Selmer suspends beer licenses
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The Selmer Beer Board suspended the beer licenses at their June 13 meeting of two stores for allegedly selling beer to undercover informants without verifying their ages.
They suspended the license of the BP station for 90 days and the Super Mini’s for 30 days. This was the first offense for the Super Mini under the present ownership but the second for BP.
The charges came about as a result of an undercover operation, according to Selmer Police Investigator Ted Roberts. Roberts recounted the details of the operation to the board.
He said the operation occurred on June 1 and involved himself and Officer Lynn Ingle.The sting involved attempting to buy beer from all Selmer stores with a license. The undercover informant was only successful in buying beer from the BP and Super Mini, Roberts said.
The informant went into the stores, attempted to buy beer and told the clerks that he forgot his identification. The informant gave the clerks his date of birth and the clerks completed the purchases, Roberts said. He said that the clerks were then cited and that they had not yet had their court date, which is July 15.
In response to a question from Alderman John Smith, City Attorney Terry Abernathy said there was no legal requirement that the city wait until after the court date to take action against these businesses.
Roberts said that this was the first such operation in 18 months and that he sent letters to businesses that did card the undercover informant telling them about the operation and the results for their business.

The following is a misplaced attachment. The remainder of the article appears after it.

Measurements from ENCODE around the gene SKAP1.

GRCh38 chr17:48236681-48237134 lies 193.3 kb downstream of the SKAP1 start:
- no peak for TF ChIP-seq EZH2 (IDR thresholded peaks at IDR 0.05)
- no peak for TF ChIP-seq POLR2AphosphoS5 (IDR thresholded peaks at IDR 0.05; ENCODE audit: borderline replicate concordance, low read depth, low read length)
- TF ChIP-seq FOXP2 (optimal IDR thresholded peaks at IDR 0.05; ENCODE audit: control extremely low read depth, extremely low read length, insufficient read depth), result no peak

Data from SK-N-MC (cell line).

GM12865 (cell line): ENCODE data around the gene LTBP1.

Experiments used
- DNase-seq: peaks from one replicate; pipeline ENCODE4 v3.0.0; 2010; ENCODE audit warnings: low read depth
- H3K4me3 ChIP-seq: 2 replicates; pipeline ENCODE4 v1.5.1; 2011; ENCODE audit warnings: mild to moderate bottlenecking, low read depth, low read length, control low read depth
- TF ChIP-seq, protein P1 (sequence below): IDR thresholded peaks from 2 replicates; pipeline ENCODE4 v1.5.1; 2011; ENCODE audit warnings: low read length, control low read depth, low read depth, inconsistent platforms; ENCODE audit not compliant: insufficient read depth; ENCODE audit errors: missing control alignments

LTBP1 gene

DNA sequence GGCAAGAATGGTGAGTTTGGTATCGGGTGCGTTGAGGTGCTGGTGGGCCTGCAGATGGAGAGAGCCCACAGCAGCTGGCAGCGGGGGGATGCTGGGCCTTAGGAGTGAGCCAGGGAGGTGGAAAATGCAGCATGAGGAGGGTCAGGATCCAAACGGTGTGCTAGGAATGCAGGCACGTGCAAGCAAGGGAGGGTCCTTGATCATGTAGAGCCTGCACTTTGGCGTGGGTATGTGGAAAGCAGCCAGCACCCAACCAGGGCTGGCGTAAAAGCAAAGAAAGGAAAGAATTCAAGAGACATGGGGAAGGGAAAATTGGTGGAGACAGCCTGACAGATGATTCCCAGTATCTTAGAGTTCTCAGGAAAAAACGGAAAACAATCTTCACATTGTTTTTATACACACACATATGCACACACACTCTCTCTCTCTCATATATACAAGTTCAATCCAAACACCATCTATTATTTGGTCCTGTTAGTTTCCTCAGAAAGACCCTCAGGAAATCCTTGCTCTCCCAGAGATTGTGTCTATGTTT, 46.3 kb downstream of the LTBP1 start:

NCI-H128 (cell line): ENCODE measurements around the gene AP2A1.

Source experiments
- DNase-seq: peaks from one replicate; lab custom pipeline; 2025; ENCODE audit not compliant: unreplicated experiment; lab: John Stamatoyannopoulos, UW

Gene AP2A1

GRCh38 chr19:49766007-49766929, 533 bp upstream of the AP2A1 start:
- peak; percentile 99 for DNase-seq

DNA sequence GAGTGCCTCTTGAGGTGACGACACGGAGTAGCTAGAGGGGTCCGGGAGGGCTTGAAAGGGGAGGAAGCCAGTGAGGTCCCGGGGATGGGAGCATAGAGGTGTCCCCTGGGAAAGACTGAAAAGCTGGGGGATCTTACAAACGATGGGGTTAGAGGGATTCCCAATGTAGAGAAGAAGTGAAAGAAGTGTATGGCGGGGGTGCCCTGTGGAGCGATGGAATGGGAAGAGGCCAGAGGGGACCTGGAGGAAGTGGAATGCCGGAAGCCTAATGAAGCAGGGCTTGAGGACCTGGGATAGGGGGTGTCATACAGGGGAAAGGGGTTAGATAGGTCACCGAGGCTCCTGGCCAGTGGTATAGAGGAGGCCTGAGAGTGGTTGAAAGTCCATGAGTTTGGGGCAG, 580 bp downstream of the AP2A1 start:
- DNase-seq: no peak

Police Chief Neal Burks noted that Roberts had offered to explain the beer laws to new clerks.
“We’re not out there trying to just catch them, but we don’t want them selling beer to minors,” Selmer Police Chief Neal Burks said.
BP Manager Tim Hurst replied, “We preach that to clerks over and over again.”
Roberts said that the number of violations was down from eight since the last such operation.
“We can curtail it down to zero. That is my overall goal,” Roberts said.
Abernathy explained, “If a person gives a bogus ID, the store is off the hook.”
Roberts added that if a person looks less than 50 years old, the store clerk is required by law to card that person.
“This is not a blatant thing that they decided to do. They did it though. The law is there, so there is nothing for this board to do but follow the law.”
Simpson explained that for a second offense the law allows the board to suspend the license for up to six months or even to suspend it permanently.
“I don’t see how you can hold the business responsible for the actions of their employees,” Hurst said.
“That’s the law,” Simpson said.
“When you fired the two police employees, did the chief get a reprimand?” Hurst asked rhetorically.
“As far as I know, they didn’t break the law, they broke the policy,” Mayor David Robinson responded.
Simpson added, “As long as that is the law, we have to follow it.”
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